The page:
- using television and radio to develop higher level learning is a skill that can be taught. In the foundation social science course (D100), many of the programs were made in a typical BBC documentary style. Although the programs were accompanied by extensive broadcast notes that attempted to link the broadcasts to the academic texts, many students struggled with these programs. When the course was remade five years later a distinguished academic (Stuart Hall) was used as an ‘anchor’ for all the programs. The first few programs were somewhat like lectures, but in each program Stuart Hall introduced more and more visual clips and helped students analyze each clip . By the end of the course the programs were almost entirely in the documentary format. Students rated the remade program much higher and used examples from the TV programs much more in their assignments and exams for the remade course.
Why are these findings significant?
At the time (and for many years afterwards) researchers such as Richard Clark (1983) argued that the research showed no significant different between the use of different media. In particular, there were no differences between classroom teaching and other media such as television or radio or satellite or the Internet. Even today, we are getting similar findings regarding online learning (e.g. Means et al. 2010)
However, this is because the research methodology that is used by researchers for such comparative studies requires the two conditions being compared to be the same, except for the medium being used. Therefore a classroom lecture had to be compared to a television lecture. Indeed Clark argued that any differences were due to pedagogical differences in the media use. Since the classroom was used as the base, you had to strip out all the affordances of television – what it could do better than a lecture – in order to compare it.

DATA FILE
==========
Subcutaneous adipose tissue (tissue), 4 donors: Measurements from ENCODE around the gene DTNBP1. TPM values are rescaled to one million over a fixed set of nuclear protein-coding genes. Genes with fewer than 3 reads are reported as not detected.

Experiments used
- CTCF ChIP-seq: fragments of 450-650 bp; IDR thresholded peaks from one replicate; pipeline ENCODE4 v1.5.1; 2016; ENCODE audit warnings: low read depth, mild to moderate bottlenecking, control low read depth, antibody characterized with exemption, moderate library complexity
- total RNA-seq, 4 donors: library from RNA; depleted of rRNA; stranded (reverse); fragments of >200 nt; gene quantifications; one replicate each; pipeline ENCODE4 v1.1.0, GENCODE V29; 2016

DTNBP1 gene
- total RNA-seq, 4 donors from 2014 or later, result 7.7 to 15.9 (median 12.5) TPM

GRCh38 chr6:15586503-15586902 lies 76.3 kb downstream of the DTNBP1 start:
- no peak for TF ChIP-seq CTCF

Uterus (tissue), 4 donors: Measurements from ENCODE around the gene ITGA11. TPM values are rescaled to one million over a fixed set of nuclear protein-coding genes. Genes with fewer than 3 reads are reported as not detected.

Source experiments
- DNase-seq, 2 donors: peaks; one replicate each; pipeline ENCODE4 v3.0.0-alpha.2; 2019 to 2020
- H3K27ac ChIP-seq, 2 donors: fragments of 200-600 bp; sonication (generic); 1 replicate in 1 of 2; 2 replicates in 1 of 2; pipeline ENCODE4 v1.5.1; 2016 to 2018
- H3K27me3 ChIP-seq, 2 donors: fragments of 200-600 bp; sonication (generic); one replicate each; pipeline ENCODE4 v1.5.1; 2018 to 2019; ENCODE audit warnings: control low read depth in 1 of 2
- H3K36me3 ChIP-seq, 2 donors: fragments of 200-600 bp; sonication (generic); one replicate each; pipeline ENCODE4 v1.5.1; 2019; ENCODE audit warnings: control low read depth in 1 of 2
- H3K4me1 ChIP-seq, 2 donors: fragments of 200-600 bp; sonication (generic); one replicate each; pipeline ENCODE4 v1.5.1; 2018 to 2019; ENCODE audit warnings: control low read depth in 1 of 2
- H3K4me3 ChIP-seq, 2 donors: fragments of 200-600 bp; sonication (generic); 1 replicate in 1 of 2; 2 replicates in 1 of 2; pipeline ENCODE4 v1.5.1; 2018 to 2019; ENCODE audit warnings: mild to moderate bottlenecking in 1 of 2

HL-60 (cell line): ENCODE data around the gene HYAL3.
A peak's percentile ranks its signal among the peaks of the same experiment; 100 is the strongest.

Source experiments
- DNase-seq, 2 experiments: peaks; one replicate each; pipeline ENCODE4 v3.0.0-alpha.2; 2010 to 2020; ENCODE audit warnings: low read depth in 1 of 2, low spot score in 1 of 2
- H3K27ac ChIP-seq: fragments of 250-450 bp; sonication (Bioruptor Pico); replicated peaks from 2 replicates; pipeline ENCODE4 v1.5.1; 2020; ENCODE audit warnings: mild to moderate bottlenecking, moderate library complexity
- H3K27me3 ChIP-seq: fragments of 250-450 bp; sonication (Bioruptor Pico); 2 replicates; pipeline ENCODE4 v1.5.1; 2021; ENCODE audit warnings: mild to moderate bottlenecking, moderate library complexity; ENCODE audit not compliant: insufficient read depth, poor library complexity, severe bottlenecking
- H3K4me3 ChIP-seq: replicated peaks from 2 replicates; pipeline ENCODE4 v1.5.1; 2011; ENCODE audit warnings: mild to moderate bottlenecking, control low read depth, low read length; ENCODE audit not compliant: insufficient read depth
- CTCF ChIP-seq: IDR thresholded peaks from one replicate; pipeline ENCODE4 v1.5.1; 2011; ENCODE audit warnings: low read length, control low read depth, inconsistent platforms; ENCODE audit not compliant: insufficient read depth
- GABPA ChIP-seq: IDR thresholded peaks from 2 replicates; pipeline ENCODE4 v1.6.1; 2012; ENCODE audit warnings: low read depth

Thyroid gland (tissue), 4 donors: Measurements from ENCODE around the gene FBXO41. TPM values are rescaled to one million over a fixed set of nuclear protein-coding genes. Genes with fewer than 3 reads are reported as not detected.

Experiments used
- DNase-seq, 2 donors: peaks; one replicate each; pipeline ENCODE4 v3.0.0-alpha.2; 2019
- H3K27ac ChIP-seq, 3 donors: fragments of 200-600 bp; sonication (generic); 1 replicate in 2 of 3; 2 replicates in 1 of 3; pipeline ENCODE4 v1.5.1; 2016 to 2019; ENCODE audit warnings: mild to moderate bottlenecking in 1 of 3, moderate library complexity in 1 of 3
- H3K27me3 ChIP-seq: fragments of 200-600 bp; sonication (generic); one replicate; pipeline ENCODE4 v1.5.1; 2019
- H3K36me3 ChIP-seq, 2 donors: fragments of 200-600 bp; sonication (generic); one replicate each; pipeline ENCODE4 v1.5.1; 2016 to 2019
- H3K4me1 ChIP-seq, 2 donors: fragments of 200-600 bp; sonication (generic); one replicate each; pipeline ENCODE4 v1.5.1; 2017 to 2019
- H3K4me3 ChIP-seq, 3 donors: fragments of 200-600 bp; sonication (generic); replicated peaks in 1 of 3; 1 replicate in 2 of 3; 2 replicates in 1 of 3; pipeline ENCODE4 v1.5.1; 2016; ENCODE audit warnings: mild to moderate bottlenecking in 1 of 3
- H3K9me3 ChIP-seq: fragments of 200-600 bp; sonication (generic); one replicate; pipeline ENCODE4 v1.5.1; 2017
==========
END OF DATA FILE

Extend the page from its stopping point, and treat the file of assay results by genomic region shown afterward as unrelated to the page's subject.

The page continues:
The critical point is that different media can be used to assist learners to learn in different ways and achieve different outcomes. In a sense, researchers such as Clark were right: the teaching methods matter, but different media can more easily support different ways of teaching than others.
Perhaps even more important is the idea that many media are better than one. This allows learners with different preferences for learning to be accommodated, and to allow subject matter to be taught in different ways through different media, thus leading to deeper understanding or a wider range of skills in using content.
How does this apply to online learning?
Online learning can incorporate a range of different media: text, graphics, audio, video, animation, simulations. We need to understand better their affordances, and use them differentially so as to develop deeper knowledge, and a wider range of learning outcomes and skills.
The use of different media also allows for more individualization and personalization of the learning, better suiting learners with different learning styles and needs.
Most of all, we should stop trying merely to move classroom teaching to other media such as MOOCs, and start designing online learning so its full potential can be exploited.
References and further reading
Bates, A. (1985) Broadcasting in Education: An Evaluation London: Constables (out of print – try a good library)
Bates, A. (2012) Pedagogical roles for video in online learning, Online Learning and Distance Education Resources
Clark, R. (1983) ‘Reconsidering research on learning from media’ Review of Educational Research, Vol. 53, pp. 445-459
Kozma, R. (1994) ‘Will Media Influence Learning? Reframing the Debate’, Educational Technology Research and Development, Vol. 42, No. 2, pp. 7-19
Means, B. et al. (2009) Evaluation of Evidence-Based Practices in Online Learning: A Meta-Analysis and Review of Online Learning Studies Washington, DC: US Department of Education (http://www.ed.gov/rschstat/eval/tech/evidence-based-practices/finalreport.pdf)
Russell, T. L. (1999) The No Significant Difference Phenomenon Raleigh, NC: North Carolina State University, Office of Instructional Telecommunication